Online shopping is a use case; this technology will also help in banking and financial services, improving agricultural production and simplifying diagnosis in healthcare.

Indian farmers are not trained to discriminate between insects that harm their farms and those that do not. Efforts are being made to develop applications using Augmented Reality that will help farmers identify the bugs and conduct pest management, accordingly.

Jagdish Mitra, CEO, CanvasM said that the technology was still at a nascent stage in India and that most projects that his company was working on around AR were still at a Proof of Concept stage and being tested as to how these could affect business. “We have developed an application for an airline using this technology and work is afoot on an application for a warehouse unit and the Indian Railways,” he informed.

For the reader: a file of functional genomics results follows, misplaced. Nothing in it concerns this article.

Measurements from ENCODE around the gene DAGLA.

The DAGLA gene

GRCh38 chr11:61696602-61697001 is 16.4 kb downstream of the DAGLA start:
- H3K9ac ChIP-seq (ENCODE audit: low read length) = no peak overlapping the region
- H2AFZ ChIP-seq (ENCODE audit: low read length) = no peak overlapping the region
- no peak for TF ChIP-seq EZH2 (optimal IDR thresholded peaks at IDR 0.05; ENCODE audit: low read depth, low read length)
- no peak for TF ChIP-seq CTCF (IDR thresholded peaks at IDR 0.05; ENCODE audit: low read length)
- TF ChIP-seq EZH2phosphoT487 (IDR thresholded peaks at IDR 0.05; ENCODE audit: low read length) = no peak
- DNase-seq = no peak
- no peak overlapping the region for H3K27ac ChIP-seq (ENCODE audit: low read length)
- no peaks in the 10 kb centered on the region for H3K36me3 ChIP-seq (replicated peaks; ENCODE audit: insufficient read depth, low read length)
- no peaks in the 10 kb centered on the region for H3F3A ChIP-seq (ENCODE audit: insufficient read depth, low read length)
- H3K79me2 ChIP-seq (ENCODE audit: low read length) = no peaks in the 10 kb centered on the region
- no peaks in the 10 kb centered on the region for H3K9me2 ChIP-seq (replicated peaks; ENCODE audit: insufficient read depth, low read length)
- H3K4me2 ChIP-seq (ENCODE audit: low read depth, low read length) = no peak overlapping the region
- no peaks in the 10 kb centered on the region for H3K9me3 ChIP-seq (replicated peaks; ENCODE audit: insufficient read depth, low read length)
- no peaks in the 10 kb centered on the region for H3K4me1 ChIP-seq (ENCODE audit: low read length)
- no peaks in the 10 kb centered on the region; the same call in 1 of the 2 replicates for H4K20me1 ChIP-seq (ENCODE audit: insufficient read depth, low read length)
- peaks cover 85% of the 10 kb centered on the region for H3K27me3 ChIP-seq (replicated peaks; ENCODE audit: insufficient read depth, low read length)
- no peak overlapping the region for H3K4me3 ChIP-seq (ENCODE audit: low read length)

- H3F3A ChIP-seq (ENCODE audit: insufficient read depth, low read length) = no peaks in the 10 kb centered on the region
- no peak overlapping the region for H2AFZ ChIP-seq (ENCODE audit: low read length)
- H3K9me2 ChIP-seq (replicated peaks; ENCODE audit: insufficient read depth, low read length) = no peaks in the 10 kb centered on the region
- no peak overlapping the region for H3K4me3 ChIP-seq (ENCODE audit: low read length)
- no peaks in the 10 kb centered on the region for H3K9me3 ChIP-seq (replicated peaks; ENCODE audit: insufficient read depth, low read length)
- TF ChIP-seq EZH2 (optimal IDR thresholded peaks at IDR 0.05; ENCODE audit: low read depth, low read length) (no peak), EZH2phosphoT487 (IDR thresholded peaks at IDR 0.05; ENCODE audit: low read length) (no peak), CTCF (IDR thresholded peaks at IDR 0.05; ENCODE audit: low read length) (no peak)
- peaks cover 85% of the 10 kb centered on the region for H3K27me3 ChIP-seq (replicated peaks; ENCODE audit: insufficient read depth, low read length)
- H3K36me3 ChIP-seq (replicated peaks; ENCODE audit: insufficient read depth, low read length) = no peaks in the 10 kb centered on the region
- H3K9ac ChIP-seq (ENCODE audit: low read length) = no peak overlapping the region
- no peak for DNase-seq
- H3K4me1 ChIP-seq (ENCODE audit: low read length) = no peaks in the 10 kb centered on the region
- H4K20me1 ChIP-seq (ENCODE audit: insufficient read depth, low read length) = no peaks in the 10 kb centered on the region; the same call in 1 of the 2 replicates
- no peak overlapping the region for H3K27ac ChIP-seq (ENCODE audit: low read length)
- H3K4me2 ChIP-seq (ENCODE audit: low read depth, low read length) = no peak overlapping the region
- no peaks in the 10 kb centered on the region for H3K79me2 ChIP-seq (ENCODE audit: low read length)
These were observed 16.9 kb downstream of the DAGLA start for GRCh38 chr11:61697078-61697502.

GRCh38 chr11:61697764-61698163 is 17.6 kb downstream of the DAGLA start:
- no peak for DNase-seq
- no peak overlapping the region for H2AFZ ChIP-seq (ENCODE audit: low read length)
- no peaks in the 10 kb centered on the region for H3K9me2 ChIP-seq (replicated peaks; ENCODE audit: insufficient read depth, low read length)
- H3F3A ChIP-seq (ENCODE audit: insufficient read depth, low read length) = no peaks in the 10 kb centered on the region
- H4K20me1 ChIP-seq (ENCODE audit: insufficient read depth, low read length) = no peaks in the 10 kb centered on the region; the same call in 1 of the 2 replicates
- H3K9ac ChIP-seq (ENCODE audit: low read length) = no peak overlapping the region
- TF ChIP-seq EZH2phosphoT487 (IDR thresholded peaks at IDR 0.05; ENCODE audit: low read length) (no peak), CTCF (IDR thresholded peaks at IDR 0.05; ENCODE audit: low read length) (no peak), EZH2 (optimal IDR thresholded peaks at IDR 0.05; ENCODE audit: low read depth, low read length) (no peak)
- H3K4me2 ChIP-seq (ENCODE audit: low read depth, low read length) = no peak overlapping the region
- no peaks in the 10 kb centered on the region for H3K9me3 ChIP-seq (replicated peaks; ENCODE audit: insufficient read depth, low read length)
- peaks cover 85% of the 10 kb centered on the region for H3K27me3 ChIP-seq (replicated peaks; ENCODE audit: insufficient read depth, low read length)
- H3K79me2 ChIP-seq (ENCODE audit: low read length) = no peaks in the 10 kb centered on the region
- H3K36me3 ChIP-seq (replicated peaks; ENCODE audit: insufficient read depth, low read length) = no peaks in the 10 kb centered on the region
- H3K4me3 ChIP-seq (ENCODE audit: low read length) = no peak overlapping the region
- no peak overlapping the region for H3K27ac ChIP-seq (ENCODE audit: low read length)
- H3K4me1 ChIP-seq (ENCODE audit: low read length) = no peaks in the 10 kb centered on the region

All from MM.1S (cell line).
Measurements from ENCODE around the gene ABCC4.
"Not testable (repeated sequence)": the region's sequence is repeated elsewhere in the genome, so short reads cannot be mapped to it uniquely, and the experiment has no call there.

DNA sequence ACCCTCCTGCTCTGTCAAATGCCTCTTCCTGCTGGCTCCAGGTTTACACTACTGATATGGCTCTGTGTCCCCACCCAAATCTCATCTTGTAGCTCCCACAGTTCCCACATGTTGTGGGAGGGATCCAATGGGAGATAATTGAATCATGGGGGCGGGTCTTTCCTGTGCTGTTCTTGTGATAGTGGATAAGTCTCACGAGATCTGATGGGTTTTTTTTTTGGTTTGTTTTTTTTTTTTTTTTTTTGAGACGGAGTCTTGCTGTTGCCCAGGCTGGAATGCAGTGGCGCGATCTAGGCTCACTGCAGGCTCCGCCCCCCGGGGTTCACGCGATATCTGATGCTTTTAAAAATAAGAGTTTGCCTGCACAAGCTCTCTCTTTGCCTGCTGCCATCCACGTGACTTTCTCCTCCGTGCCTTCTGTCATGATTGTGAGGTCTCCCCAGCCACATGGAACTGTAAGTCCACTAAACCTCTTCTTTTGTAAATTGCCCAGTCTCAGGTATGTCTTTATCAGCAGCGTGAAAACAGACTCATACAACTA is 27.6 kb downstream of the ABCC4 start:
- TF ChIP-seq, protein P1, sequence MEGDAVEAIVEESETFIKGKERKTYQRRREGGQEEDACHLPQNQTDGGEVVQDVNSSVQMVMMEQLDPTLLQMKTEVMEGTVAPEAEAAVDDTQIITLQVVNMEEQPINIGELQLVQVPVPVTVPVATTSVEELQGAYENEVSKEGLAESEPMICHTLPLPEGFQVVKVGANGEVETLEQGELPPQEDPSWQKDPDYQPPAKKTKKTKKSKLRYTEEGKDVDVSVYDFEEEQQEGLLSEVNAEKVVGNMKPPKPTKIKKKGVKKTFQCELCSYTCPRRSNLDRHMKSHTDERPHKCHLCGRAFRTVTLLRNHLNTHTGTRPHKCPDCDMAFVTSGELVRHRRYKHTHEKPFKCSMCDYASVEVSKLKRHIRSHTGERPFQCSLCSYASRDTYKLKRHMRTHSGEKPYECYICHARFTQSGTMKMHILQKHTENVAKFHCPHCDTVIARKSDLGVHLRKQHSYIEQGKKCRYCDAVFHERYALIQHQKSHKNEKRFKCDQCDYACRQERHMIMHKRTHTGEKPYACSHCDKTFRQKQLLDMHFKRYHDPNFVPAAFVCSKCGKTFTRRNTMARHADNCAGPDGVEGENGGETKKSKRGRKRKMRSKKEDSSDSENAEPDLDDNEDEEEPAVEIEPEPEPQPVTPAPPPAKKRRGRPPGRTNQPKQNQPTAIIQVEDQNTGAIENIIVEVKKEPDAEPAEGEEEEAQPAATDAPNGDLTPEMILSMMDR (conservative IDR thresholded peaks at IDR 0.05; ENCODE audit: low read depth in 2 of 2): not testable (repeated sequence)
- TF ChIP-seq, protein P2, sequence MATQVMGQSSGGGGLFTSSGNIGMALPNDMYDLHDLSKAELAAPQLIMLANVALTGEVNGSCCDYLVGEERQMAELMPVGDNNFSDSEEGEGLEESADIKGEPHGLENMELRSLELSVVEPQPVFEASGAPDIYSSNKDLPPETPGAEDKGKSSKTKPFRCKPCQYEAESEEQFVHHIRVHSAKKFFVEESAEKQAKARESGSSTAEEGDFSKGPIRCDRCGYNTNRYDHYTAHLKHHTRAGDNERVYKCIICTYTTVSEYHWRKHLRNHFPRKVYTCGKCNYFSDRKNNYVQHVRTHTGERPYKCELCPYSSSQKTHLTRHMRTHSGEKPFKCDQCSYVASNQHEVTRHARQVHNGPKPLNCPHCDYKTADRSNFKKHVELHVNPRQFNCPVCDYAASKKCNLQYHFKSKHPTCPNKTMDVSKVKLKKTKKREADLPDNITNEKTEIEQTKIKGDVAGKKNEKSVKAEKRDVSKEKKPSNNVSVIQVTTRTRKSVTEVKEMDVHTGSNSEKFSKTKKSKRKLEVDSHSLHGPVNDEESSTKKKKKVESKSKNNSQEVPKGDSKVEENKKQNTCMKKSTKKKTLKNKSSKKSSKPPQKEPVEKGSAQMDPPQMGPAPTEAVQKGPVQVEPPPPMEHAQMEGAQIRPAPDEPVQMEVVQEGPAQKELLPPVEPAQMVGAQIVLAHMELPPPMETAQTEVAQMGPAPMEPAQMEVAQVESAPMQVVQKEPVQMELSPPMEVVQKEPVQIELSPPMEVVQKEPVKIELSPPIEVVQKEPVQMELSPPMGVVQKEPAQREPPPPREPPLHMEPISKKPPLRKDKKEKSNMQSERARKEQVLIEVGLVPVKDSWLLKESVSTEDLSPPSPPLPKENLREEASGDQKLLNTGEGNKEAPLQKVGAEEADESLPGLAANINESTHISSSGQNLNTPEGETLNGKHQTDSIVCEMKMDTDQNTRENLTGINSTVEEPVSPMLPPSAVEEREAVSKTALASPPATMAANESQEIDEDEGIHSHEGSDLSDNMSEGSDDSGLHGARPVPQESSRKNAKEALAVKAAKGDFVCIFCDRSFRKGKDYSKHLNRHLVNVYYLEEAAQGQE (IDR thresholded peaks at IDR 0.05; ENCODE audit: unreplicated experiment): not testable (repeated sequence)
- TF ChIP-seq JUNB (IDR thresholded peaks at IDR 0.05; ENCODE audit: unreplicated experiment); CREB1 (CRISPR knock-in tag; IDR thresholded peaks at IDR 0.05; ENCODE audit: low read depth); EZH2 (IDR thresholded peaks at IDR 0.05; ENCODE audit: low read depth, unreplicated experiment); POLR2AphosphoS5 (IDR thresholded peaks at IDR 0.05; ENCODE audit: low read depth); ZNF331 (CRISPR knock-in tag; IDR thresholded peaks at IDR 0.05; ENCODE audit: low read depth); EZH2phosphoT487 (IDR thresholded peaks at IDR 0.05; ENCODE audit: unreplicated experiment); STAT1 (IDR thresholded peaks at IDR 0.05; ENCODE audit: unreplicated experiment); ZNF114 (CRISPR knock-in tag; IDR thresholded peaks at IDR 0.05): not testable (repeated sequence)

Indian developers are innovating with concepts such as consumer motion sensing, wherein the consumer’s body movements is tracked in real time and his or her movements are superimposed on a virtual 3D model. In combination with technologies that include object recognition, real time sensing and real time data management, this is likely to overcome the limitations of existing gaming and sensing engines that only capture hand movements.

Also making inroads are several augmented reality solutions based on advanced image recognition technology. Image-recognition software coupled with Augmented Reality allows users to scan posters, print adverts, product wrappers etc. without an additional marker.